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Lindy Petal Skirt Digital Sewing Pattern


Last day for orders 5/31/2020 Learn More

Skill Level


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Lindy Petal Skirt is a simple knit pencil skirt with an elastic waistband. It features two overlapping curved front panels that resemble two petals. It is figure-hugging and showcases your curves. Lindy Petal Skirt is a quick sew; even starting as a late night project, you will finish in time to wear to the office the next day! Lindy Petal skirt Features -Close-fitting knit pencil skirt -High-sitting waistband with elastic -Two overlapping curved front panels -Six sizes (XXS - XL) (See "Size Chart" tab below for detailed measurements) -Layers feature-print only the sizes you need -Skill Level: Beginner+ Don't want to print and tape paper together? Lindy Petal Skirt pattern now includes an additional large format file that you can send to your print shop to print! Number of pattern pages: 13 (on A4 or Letter Size Paper) Number of instruction pages: 10 Size Chart: Choosing Your Size 1. Compare your fullest hip measurements to the "Body Measurements" table. Choose the size that fits your hip best. If you are in between sizes, pick the larger size if you like a looser fit; otherwise pick the smaller size. 2. Compare your waist measurements to the "Body Measurements" table. Choose the size that fits your waist best. If you are in between sizes, pick the larger size if you like a looser fit; otherwise pick the smaller size. 3. It's OK to use different sizes for the waist and hip. All you have to do is print the sizes that you need, and blend the lines from one size to the next from the waist to the hip. I highly recommend that you check your fit by making a test garment with inexpensive fabrics that have similar thickness and stretchiness as your final garment fabrics. Material -Primary fabric Use medium-weight 2-way or 4-way drapey knit fabric with at least 50% width-wise stretch. For example, your fabric, when folded in half, should be able to stretch from 4" to at least 6" (10 cm to 15 cm). Matte jersey, jersey and ITY knit are good choices. Woven fabrics are not recommended. Other Materials -1 1?2"-wide (4 cm-wide) knit elastic as long as your waist - you can go up to 1 3?4"-wide (5 cm-wide), but do not use narrower elastic Tools -Ball-point or stretch machine needles Optional Tools -Walking foot for your sewing machine -Serger machine -Cover stitch machine to finish your hems -Twin needles to finish your hems -Wooly nylon threads to finish your hems Fabric Requirements Most natural fibers shrink in the wash; be sure to have enough fabric. The requirements below assume that the fabric is already pre-shrunk. Imperial/Yards: Metric/cm:

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Itch to Stitch Designs
Itch to Stitch Designs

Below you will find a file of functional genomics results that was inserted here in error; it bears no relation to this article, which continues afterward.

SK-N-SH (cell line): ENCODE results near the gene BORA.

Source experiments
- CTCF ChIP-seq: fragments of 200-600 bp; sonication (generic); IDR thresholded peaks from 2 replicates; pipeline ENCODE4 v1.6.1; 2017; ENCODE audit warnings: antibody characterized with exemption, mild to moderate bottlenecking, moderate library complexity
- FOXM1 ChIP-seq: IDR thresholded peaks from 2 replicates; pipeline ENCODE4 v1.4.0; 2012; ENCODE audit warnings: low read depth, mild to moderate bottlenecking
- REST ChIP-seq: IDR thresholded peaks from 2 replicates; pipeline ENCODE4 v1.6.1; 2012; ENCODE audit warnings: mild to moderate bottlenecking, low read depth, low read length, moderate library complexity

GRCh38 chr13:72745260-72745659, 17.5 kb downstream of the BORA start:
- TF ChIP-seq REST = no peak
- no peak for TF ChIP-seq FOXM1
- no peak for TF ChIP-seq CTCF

Hi, welcome to Itch to Stitch! I am Kennis Wong, owner and designer of Itch to Stitch sewing patterns. Actually, I am also the web/tech gal, customer support, drafter, illustrator, model, marketer and everything in between. Luckily, I do have a loyal partner in crime (a.k.a. my husband, Ray), who provides constant moral support, technical consultancy and beautiful photography. In my past careers, I was in software and then in marketing. I got my master of business degree from University of Southern California. But after all that ladder climbing in Corporate America, we decided that we want to live a fulfilling life. That’s why Ray and I moved to beautiful Costa Rica. Now we live by the largest lake in the Country, Lake Arenal. My goal in life is not being able to distinguish play from work, and Itch to Stitch is helping me to achieve this goal. I wake up everyday happy and look forward to everything I do for Itch to Stitch. And I get awfully excited about the new designs. I learned to sew when I was 13 years old in Hong Kong. I attended the so-called “technical” school where, in addition to normal subjects, girls had to learn typing, home economics and dress making, and the boys had to learn technical drawing, woodworking and metal work. If I had my way, I probably would take the boys’ classes too, since I love working with my hands (the school wouldn’t be able to get away with that gender segregation today). My first finished garment was a baby’s dress. And I learned to sew on a treadle machine (you see, the school wasn’t that well-funded). I just loved everything about it. Since then I have been sewing on and off, using commercial patterns from the Big 4, European sewing magazines and some independent designers. Finally, I said to myself, “Why don’t *I* design something?” Itch to Stitch’s designs are really my personal style. They are modern and elegant. Perhaps they are not always simple to sew (because I love details!), but they always have high-quality finishes. Of course I want them to fit well; that’s why most of my designs have many sizes and different cup options. I am always looking for inspirations. I post them on Pinterest (, Instagram #ItchToStitchDesigns) and Facebook (